Tipuru celebrates 100 years since arrival of Jesuit missionary
The Catholic community in Tipuru, Guyana, and the neighbouring region of the Pakaraima Mountains have been celebrating 100 years since the arrival of a British Jesuit to plant the seed of the Catholic faith. It was in November 1916 that Fr Cuthbert Cary-Elwes SJ stepped onto Macushi territory; and this month, more than 500 Catholics gathered at Tipuru to welcome their bishop – Francis Alleyne OSB – and to celebrate their centenary with the Eucharist.
Cuthbert Cary-Elwes SJ (1867-1945) was educated by the Jesuits at Stonyhurst College and, by the age of nine, he had already made up his mind to become a Jesuit, following in the footsteps of his uncle, the pioneer missionary of the Zambezi, Fr Augustus Law SJ. He was missioned to British Guiana in 1904 and spent the next 13 years establishing missions – covering a pastoral area of some 300 square miles (780 km2). He would walk for hours and days, supported by prayer: “Without a real spirit of prayer,” he said, “my life as a missionary would be impossible.”
Mission houses and churches
Known among the local people as ‘Little Padre’, Cary-Elwes (right) was renowned for his natural gentleness, prayerfulness and love for the Indians – as well as for his determination to learn the language of the Patamona people. After five years in Morawhanna, he was moved to establish new missions in the interior of British Guiana. “For 13 years, he journeyed, baptised and did heavy manual work in the building of mission houses and churches,” says the Jesuits in Britain’s Assistant Archivist, Mary Allen. “His mission field extended from the River Ireng among the Patamona Indians to the River Rupununi among the Wapishanas, a distance of 280 miles, which he nearly always traversed on foot.”
Earlier this month, the centenary of Fr Cary-Elwes’ arrival in Tipuru attracted hundreds to the celebrations. “Tractors and all sorts of other vehicles wound their way through the hills, climbing from the south and descending from the north,” says the current Jesuit Superior of the Pakaraimas and Rupunini District, Fr Jim Conway SJ. “By mid-afternoon, crowds of people had arrived and had made their way to the running waters of Tipuru creek to wash away the dust and grime of the journey.”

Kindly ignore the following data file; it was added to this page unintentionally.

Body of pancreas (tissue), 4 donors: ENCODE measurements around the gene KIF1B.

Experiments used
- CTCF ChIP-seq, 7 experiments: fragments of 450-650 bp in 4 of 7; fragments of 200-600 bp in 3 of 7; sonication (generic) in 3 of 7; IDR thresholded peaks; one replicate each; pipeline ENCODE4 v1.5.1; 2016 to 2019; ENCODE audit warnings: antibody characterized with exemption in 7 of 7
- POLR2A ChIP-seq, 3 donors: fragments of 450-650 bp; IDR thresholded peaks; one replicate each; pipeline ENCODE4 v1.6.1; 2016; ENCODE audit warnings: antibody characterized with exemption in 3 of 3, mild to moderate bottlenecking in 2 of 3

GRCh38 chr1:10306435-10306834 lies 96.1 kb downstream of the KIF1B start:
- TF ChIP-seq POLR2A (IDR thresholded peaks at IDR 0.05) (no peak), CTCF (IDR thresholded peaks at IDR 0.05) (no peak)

Bishop Francis himself travelled up the trail with the four Tildonk Ursuline Sisters who live in Karasabai and who look after Tipuru and the South Pakaraima villages. They were welcomed by Collette Johny, the chairperson of St Aloysius Church, who has been at the forefront of the community’s preparations. As well as completely renovating and decorating their church building, the community excelled in welcoming and offering hospitality to their guests. Upwards of 350 visitors strung up their hammocks and were fed dinner.
Spreading the joy of the gospel
“St Aloysius Church, Tipuru, with its neighbouring villages, had spent months preparing for the centenary weekend,” says Fr Jim. “A century before, Fr Cuthbert Cary-Elwes, the first Catholic priest to step onto Macushi territory, had visited Tipuru and from there had gone out all across the Pakaraimas, sowing the seeds of the Catholic faith. Today, the fruits of his labour and of countless Catholic women and men who have since followed is witnessed to through the Church’s presence in more than 35 Pakaraima villages, Macushi and Patamona.”
On the Saturday evening, the community staged a cultural show, which drew on the talent and creativity of the people in the village and its southern neighbours. The following day in a packed church, the congregation celebrated a Mass of thanksgiving and praise for the Church’s constant presence in the Pakaraimas for 100 years. It included the Sacrament of Confirmation for 23 young people from Tipuru, Rukumuta and Yurong Paru who were anointed to be more like Christ and to go out and spread the joy of the gospel.
Fr Jim feels that the words from Psalm 97 that were proclaimed at the Sunday Mass could have been written in Tipuru. “Nestled in the south Pakaraima mountains, Tipuru is a slice of paradise,” he says. “After the celebrations, the people departed – just as they had arrived 24 hours before: tractors were loaded, trucks and vehicles were filled. The young and courageous revved their motor bikes and took off into the hills … ‘Let the rivers clap their hands and the hills ring out their joy at the presence of the Lord!’”